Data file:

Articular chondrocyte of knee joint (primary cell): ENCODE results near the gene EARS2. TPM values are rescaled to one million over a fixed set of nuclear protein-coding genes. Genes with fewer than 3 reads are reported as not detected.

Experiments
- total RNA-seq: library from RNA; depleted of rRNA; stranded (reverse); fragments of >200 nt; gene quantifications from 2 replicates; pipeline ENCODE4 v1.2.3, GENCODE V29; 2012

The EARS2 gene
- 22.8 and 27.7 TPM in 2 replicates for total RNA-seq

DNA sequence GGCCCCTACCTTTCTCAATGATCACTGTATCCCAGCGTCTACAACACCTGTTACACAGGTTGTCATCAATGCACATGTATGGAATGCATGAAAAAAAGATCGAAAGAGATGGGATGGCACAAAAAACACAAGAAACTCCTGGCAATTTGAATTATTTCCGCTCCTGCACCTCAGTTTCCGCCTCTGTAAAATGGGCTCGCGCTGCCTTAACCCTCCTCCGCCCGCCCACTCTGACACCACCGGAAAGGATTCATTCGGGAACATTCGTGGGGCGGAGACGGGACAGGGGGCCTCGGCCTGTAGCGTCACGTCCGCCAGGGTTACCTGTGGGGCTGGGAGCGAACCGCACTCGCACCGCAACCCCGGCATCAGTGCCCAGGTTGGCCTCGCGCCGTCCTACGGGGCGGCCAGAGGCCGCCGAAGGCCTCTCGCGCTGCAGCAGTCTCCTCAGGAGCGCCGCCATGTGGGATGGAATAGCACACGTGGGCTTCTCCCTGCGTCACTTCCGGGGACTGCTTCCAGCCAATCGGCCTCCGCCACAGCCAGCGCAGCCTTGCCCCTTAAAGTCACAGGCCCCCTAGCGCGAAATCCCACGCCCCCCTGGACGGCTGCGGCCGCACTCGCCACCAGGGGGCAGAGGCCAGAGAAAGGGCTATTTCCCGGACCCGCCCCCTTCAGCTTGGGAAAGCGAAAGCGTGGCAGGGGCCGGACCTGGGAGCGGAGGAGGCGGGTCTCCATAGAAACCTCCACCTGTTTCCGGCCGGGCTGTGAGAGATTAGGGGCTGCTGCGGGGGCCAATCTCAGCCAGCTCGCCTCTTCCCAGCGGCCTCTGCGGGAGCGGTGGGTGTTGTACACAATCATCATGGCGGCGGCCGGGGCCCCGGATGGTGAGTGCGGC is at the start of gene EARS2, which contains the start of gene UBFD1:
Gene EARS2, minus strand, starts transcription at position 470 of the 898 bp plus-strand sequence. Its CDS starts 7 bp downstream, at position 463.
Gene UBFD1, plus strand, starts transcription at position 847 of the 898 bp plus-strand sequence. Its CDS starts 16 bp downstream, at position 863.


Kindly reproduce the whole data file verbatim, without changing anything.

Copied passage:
Articular chondrocyte of knee joint (primary cell): ENCODE results near the gene EARS2. TPM values are rescaled to one million over a fixed set of nuclear protein-coding genes. Genes with fewer than 3 reads are reported as not detected.

Experiments
- total RNA-seq: library from RNA; depleted of rRNA; stranded (reverse); fragments of >200 nt; gene quantifications from 2 replicates; pipeline ENCODE4 v1.2.3, GENCODE V29; 2012

The EARS2 gene
- 22.8 and 27.7 TPM in 2 replicates for total RNA-seq

DNA sequence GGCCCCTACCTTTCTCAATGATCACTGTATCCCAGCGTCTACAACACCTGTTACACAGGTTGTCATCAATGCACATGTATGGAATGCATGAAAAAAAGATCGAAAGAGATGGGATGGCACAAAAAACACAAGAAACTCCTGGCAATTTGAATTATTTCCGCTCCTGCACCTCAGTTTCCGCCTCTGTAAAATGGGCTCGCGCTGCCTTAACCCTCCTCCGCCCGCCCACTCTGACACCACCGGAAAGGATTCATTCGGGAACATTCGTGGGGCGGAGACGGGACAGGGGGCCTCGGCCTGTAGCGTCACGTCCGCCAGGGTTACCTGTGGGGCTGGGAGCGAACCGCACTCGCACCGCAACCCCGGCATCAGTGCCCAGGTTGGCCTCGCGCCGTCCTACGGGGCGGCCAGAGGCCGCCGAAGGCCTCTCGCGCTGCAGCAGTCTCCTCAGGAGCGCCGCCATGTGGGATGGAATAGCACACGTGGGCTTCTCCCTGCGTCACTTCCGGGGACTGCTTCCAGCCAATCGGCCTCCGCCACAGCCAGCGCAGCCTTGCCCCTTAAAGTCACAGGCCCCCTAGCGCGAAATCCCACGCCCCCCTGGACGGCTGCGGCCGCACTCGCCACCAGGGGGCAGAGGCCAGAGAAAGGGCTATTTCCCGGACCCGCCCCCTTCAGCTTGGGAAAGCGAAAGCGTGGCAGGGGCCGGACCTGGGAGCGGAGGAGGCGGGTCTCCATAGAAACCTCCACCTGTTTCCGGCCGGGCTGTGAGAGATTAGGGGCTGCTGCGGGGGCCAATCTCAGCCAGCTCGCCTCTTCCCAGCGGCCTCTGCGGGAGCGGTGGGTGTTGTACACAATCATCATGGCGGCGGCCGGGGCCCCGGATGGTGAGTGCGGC is at the start of gene EARS2, which contains the start of gene UBFD1:
Gene EARS2, minus strand, starts transcription at position 470 of the 898 bp plus-strand sequence. Its CDS starts 7 bp downstream, at position 463.
Gene UBFD1, plus strand, starts transcription at position 847 of the 898 bp plus-strand sequence. Its CDS starts 16 bp downstream, at position 863.